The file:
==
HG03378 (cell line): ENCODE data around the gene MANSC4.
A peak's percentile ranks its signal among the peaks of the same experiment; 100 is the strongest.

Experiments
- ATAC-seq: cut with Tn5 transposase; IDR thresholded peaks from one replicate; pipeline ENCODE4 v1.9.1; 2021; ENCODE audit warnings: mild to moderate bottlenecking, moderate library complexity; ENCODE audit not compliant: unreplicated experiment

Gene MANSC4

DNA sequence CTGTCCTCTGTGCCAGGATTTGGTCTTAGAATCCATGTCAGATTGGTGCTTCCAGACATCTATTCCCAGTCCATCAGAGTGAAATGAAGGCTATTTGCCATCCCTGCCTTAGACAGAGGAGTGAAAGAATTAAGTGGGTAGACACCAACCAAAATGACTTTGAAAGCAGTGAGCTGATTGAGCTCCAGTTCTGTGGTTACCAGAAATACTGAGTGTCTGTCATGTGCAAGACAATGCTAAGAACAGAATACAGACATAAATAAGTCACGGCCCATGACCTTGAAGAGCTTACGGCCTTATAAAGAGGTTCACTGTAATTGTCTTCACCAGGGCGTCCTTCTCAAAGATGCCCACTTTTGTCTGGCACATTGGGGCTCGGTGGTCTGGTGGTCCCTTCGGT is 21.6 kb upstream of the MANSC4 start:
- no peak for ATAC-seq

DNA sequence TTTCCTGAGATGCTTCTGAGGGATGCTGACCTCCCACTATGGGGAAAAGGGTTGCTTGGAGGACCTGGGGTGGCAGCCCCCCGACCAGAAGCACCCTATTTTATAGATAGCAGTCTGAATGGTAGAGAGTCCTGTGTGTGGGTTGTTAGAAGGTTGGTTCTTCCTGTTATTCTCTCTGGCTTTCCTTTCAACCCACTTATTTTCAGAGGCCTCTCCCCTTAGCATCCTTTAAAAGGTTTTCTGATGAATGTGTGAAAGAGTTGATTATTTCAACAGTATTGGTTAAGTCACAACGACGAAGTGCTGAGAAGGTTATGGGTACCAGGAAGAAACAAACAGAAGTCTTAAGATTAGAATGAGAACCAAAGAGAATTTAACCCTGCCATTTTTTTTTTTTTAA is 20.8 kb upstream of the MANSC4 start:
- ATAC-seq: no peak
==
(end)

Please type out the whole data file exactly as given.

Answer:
HG03378 (cell line): ENCODE data around the gene MANSC4.
A peak's percentile ranks its signal among the peaks of the same experiment; 100 is the strongest.

Experiments
- ATAC-seq: cut with Tn5 transposase; IDR thresholded peaks from one replicate; pipeline ENCODE4 v1.9.1; 2021; ENCODE audit warnings: mild to moderate bottlenecking, moderate library complexity; ENCODE audit not compliant: unreplicated experiment

Gene MANSC4

DNA sequence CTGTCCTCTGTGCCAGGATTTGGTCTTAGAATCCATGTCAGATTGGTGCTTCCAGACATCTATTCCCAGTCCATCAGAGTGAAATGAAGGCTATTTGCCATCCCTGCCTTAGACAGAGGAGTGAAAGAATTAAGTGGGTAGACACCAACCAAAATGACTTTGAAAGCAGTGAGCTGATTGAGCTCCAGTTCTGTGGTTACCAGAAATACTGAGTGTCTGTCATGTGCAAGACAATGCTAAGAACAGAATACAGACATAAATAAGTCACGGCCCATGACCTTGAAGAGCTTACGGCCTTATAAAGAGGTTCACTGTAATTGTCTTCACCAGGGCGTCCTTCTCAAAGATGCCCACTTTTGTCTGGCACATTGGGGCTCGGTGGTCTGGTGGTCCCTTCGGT is 21.6 kb upstream of the MANSC4 start:
- no peak for ATAC-seq

DNA sequence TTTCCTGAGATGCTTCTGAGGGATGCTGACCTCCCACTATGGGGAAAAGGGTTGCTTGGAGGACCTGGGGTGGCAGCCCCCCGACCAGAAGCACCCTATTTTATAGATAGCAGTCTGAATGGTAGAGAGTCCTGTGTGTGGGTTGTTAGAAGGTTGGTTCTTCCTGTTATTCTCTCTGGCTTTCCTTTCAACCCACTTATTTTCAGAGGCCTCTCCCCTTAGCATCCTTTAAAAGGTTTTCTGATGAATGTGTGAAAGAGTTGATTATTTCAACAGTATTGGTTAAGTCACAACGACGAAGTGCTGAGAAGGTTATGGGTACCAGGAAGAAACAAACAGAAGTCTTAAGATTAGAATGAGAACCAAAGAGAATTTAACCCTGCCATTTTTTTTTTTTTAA is 20.8 kb upstream of the MANSC4 start:
- ATAC-seq: no peak